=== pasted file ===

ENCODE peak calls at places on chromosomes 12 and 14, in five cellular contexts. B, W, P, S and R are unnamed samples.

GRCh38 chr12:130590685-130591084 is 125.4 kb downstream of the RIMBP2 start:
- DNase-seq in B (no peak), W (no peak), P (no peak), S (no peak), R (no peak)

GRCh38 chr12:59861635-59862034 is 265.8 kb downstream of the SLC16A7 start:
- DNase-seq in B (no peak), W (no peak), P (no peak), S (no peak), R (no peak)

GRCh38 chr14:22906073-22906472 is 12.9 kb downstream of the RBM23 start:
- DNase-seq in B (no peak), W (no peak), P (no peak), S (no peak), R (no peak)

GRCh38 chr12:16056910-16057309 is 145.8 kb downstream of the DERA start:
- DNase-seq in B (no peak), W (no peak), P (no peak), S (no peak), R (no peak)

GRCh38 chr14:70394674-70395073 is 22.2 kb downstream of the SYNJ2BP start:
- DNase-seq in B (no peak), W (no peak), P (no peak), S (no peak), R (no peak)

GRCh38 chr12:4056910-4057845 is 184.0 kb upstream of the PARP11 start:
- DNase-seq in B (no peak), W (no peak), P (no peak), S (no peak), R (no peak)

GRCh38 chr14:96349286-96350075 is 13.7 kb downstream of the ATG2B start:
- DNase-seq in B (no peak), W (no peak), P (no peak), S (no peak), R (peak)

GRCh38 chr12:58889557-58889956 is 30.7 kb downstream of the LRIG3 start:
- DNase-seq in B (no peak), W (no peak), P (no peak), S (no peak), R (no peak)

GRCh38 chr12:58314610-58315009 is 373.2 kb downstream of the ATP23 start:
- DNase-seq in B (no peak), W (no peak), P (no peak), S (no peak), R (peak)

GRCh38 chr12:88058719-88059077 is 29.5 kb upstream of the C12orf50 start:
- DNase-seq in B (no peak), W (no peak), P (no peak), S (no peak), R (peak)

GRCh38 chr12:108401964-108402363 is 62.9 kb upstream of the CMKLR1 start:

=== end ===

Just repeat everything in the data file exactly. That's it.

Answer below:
ENCODE peak calls at places on chromosomes 12 and 14, in five cellular contexts. B, W, P, S and R are unnamed samples.

GRCh38 chr12:130590685-130591084 is 125.4 kb downstream of the RIMBP2 start:
- DNase-seq in B (no peak), W (no peak), P (no peak), S (no peak), R (no peak)

GRCh38 chr12:59861635-59862034 is 265.8 kb downstream of the SLC16A7 start:
- DNase-seq in B (no peak), W (no peak), P (no peak), S (no peak), R (no peak)

GRCh38 chr14:22906073-22906472 is 12.9 kb downstream of the RBM23 start:
- DNase-seq in B (no peak), W (no peak), P (no peak), S (no peak), R (no peak)

GRCh38 chr12:16056910-16057309 is 145.8 kb downstream of the DERA start:
- DNase-seq in B (no peak), W (no peak), P (no peak), S (no peak), R (no peak)

GRCh38 chr14:70394674-70395073 is 22.2 kb downstream of the SYNJ2BP start:
- DNase-seq in B (no peak), W (no peak), P (no peak), S (no peak), R (no peak)

GRCh38 chr12:4056910-4057845 is 184.0 kb upstream of the PARP11 start:
- DNase-seq in B (no peak), W (no peak), P (no peak), S (no peak), R (no peak)

GRCh38 chr14:96349286-96350075 is 13.7 kb downstream of the ATG2B start:
- DNase-seq in B (no peak), W (no peak), P (no peak), S (no peak), R (peak)

GRCh38 chr12:58889557-58889956 is 30.7 kb downstream of the LRIG3 start:
- DNase-seq in B (no peak), W (no peak), P (no peak), S (no peak), R (no peak)

GRCh38 chr12:58314610-58315009 is 373.2 kb downstream of the ATP23 start:
- DNase-seq in B (no peak), W (no peak), P (no peak), S (no peak), R (peak)

GRCh38 chr12:88058719-88059077 is 29.5 kb upstream of the C12orf50 start:
- DNase-seq in B (no peak), W (no peak), P (no peak), S (no peak), R (peak)

GRCh38 chr12:108401964-108402363 is 62.9 kb upstream of the CMKLR1 start: